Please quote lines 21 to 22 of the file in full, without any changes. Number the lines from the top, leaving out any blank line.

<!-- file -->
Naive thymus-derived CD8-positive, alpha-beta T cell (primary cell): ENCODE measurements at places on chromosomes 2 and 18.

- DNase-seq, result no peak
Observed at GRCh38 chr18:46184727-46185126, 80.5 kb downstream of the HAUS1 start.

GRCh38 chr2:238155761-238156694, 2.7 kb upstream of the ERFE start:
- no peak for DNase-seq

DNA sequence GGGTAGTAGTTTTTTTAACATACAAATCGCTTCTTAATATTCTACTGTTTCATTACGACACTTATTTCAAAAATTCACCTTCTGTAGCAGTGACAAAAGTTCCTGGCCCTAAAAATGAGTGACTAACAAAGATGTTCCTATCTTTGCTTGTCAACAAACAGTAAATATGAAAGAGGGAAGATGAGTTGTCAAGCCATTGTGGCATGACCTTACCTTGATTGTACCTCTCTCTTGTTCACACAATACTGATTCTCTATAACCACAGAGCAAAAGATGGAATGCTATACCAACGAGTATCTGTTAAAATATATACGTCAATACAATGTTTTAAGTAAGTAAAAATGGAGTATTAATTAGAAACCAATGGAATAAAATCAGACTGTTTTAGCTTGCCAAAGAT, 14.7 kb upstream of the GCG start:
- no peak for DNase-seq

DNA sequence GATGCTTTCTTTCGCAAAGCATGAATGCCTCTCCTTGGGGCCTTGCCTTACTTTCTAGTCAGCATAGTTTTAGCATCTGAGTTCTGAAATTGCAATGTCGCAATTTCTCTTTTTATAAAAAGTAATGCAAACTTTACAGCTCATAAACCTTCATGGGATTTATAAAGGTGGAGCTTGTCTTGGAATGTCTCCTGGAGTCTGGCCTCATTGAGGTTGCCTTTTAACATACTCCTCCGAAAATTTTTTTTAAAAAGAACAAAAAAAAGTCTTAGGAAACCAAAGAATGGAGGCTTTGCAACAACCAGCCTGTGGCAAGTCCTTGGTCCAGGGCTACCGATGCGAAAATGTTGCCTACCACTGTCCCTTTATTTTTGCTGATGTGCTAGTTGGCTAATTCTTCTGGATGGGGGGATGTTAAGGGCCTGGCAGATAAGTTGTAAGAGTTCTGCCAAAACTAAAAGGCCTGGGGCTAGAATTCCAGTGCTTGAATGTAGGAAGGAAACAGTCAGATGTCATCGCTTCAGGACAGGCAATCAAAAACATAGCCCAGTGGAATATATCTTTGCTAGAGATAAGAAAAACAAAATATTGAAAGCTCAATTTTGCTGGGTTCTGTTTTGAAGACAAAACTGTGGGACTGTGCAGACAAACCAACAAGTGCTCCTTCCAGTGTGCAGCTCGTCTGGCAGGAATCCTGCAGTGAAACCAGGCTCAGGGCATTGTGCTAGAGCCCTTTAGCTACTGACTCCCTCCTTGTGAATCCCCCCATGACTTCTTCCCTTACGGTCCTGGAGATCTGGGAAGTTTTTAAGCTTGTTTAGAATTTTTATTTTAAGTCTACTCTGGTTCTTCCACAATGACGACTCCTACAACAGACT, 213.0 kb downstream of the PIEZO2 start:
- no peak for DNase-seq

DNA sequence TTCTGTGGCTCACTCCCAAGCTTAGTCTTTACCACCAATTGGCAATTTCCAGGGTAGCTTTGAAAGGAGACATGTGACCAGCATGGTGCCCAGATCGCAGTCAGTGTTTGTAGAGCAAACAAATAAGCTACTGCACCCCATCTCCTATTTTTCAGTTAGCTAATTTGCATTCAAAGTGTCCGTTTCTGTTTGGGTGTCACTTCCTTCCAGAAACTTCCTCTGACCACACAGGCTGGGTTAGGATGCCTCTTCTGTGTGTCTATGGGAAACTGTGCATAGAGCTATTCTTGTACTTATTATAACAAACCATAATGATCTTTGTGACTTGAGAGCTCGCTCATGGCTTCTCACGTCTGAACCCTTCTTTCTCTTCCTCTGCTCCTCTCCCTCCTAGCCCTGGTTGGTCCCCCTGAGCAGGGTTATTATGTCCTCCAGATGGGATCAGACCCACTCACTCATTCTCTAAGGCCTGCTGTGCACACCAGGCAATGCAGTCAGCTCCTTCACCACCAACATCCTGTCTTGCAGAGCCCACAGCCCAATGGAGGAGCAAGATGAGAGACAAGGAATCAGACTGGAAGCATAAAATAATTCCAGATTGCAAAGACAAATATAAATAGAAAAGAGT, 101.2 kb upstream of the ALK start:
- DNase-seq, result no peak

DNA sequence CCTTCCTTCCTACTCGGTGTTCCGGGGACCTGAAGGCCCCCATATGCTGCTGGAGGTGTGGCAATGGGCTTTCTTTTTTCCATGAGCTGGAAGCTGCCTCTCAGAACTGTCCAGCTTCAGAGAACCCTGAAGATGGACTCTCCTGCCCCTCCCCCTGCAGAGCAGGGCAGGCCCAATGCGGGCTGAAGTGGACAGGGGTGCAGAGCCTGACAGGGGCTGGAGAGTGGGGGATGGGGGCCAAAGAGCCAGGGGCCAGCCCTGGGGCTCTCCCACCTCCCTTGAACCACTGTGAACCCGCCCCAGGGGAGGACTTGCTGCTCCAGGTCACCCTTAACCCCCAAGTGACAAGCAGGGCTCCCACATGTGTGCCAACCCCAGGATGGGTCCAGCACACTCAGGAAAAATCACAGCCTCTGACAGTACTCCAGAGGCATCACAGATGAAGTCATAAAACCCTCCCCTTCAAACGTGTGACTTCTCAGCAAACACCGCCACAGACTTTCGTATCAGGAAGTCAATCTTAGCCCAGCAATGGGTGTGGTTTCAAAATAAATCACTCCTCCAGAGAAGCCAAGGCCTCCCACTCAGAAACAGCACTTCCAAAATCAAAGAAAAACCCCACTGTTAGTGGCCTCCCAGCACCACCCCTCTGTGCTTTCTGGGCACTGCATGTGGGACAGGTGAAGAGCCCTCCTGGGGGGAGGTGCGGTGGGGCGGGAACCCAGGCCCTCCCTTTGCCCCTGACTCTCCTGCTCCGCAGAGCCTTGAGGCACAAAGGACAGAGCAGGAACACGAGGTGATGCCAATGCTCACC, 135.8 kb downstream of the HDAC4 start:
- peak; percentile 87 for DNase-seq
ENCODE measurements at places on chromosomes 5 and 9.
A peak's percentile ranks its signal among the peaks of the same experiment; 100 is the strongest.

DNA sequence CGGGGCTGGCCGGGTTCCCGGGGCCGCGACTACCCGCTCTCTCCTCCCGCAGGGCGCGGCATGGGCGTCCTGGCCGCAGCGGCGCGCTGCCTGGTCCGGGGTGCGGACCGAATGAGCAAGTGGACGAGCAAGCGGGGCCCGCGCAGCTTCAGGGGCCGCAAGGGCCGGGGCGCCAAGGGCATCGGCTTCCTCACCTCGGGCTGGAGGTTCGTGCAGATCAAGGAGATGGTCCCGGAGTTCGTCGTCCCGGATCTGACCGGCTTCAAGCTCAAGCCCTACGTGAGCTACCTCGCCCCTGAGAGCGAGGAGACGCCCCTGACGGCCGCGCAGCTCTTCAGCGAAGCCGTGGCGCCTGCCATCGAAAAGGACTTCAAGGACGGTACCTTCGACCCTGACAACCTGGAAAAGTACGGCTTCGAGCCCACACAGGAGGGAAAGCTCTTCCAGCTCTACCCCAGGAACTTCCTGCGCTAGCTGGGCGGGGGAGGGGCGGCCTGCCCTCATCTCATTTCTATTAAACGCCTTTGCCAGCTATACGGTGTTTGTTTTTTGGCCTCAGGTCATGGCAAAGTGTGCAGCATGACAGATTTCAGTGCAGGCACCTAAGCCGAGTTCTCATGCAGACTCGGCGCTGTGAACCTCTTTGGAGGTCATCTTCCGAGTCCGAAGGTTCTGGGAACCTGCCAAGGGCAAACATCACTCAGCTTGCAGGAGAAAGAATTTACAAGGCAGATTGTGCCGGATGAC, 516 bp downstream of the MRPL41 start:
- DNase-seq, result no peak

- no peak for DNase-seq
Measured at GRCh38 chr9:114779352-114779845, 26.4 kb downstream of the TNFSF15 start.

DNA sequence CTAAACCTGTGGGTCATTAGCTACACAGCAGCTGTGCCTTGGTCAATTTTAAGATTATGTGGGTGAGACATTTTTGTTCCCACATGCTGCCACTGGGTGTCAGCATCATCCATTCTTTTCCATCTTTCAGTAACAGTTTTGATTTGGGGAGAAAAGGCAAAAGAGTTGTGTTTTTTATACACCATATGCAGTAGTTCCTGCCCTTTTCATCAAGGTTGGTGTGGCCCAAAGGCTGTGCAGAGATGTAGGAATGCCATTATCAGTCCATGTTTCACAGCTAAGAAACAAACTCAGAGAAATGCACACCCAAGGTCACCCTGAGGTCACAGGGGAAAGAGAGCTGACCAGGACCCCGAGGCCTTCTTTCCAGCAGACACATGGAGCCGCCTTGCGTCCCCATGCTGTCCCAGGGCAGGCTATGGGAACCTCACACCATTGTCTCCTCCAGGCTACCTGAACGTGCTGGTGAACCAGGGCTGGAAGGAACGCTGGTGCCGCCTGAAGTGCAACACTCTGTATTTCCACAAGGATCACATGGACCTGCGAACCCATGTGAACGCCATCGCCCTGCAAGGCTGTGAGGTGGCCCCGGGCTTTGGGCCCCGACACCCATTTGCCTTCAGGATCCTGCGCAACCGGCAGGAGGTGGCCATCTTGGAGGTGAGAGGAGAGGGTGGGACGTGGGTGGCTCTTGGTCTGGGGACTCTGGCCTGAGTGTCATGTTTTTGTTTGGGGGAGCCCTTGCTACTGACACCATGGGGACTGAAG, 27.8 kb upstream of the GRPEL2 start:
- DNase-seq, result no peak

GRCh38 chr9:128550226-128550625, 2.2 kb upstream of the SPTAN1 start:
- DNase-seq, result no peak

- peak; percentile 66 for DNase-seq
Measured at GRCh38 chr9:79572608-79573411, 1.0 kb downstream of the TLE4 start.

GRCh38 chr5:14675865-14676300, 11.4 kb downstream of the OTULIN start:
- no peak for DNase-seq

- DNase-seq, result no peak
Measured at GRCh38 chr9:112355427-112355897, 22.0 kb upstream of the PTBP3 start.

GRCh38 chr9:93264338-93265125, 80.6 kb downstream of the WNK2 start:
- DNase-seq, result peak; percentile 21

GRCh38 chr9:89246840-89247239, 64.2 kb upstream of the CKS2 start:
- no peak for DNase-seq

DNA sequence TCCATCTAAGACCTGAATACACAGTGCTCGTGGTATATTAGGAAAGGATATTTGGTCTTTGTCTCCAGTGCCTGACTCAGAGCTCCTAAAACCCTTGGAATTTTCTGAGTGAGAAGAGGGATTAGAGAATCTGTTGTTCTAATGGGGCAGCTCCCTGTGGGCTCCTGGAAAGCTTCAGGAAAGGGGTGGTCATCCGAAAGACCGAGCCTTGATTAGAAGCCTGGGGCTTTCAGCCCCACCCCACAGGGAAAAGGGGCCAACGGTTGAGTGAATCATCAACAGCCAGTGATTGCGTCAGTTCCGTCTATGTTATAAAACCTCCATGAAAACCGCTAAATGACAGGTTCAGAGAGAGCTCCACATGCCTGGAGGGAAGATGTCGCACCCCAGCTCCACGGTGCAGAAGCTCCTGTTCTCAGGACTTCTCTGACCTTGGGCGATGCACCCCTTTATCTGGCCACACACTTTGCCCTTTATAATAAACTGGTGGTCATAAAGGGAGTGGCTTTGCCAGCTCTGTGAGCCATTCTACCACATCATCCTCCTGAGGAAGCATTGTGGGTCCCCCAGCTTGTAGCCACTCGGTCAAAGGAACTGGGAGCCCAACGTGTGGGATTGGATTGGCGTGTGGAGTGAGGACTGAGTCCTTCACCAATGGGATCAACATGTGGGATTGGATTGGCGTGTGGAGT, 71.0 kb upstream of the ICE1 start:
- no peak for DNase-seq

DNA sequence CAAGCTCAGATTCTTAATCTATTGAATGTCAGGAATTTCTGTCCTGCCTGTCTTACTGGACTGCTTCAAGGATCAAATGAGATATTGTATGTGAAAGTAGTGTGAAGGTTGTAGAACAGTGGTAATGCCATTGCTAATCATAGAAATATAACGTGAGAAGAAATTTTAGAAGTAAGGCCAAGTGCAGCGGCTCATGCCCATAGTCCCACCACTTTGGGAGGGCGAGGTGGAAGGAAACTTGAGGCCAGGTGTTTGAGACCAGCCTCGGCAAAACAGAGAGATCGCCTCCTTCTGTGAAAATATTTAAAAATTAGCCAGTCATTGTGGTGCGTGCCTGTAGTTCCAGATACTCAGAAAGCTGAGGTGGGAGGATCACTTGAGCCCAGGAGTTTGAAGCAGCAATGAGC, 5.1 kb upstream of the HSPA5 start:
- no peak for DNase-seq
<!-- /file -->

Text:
- DNase-seq, result no peak

GRCh38 chr9:128550226-128550625, 2.2 kb upstream of the SPTAN1 start: